So, Man of Steel is definitely the biggest movie of the year. Love it or hate it, that’s a statement of fact – as especially huge as the Richard Donner and Richard Lester versions were in their day, this one is every bit as exponentially bigger as movies in the modern age tend to be. It also doesn’t have their patience for exposition or restraint: back then, you believed a man could fly. When you see this, you’ll believe anything can happen on any scale – if the movie were a vehicle, it’d be a steamroller with jet engines and a couple of bazookas mounted on the front for good measure.
By the end, you will feel like you got hit and run over by a motion picture. Possibly in a good way. I’d even go so far as to suggest a new MPAA rating of “CG-14,” not for the rampant computer graphics but for the fact that anyone over 40 will not have the necessary attention span, and may require the guidance of a child to explain just what it was they saw.
Here’s an example of just how crazy this movie gets. We all know the general origin story of Superman, right? Jor-El, upset that nobody believes his doomsday prophecies, shoots baby Kal-El into space in a rocket. Pretty simple. Unless you’re Zack Snyder, director of this version. In Snyder’s telling, Jor-El (Russell Crowe) is reiterating his doomsday prophecies to the Kryptonian council when they are all attacked by General Zod (Michael Shannon) and his military, who are staging a coup. Jor-El escapes by leaping on the back of some dragon creature, flying through a sky filled with spaceships blasting each other out of said sky, making his way to a giant tower, doing a high dive off of it into an underwater chamber that looks like the Matrix (babies in pods), securing a skull covered in runes and getting that back to his home, where the skull is disintegrated to power his ship for baby Kal. But wait! Zod attacks again, and then Kryptonian council forces counter-attack, and Jor-El finally launches the rocket, which, again, has to dodge the laser-blasts of a huge space battle. Zod and crew are captured and sent to the Phantom Zone in what look like giant dildos, and then the entire fucking planet explodes.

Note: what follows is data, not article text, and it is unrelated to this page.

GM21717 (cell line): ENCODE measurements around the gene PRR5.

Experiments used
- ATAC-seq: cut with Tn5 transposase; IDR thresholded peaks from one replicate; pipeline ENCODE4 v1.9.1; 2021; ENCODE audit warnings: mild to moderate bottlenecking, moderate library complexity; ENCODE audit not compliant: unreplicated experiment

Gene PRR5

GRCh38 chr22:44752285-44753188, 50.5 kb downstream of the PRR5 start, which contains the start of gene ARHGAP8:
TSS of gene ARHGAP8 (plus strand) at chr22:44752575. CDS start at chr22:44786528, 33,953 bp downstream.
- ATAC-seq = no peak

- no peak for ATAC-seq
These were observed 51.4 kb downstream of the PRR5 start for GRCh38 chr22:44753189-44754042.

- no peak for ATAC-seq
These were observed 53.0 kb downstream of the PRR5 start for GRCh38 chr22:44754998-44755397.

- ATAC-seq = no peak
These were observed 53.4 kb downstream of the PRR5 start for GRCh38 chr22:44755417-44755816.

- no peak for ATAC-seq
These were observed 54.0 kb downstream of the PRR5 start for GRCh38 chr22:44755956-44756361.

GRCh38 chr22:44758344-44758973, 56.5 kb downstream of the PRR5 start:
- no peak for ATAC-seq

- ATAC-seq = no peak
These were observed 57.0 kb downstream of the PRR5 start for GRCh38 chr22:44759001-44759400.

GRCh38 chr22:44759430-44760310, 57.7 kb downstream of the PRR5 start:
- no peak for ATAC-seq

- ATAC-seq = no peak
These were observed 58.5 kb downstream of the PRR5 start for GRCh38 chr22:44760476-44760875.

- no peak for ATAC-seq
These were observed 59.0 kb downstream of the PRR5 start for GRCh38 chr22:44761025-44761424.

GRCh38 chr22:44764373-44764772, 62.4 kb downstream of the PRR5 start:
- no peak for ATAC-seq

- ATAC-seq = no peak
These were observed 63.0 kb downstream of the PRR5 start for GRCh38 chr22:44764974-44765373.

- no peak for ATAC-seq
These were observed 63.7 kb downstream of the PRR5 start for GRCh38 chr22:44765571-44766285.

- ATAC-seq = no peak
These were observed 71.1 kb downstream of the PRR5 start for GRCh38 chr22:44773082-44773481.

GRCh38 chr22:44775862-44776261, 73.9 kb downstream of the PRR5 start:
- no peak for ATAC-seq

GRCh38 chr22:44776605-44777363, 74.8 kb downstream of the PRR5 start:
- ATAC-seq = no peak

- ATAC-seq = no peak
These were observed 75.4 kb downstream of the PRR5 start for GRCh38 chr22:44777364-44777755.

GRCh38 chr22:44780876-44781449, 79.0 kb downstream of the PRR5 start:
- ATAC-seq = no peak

That’s just the damn prologue. Things don’t slow down from there. Yeah, I know you saw that trailer that looked like Terrence Malick, or the one that’s all father and son bonding. Guess what – those moments are the ONLY such moments in the 2+ hours of running time. Snyder has no time for character development – when he tries, there’s always something else massive happening in the background. Clark Kent has a key emotional beat with his dad…during a massive tornado! Superman meets Lois for the first time…on a giant spaceship busting out of the ice, while saving her from a robotic death machine! That kind of deal. The casting is shorthand for character arcs – you know Perry White has gravitas because he’s Laurence Fishburne. You know Lois Lane is spunky because she’s Amy Adams. You know Jonathan Kent is a great all-American dad because he’s Kevin Costner – though I don’t really know why he’d rather let people die than have Clark reveal any super powers; yes, it serves a plot point, but this isn’t like any Pa Kent I’ve ever seen, and I’d like a little more explanation. Less famous faces convey a lot just in their look – Richard Schiff is clearly a smart sciencey type, Harry Lennix is thoughtful-yet-assertive dude, while Antje Traue is beautiful and beats people up.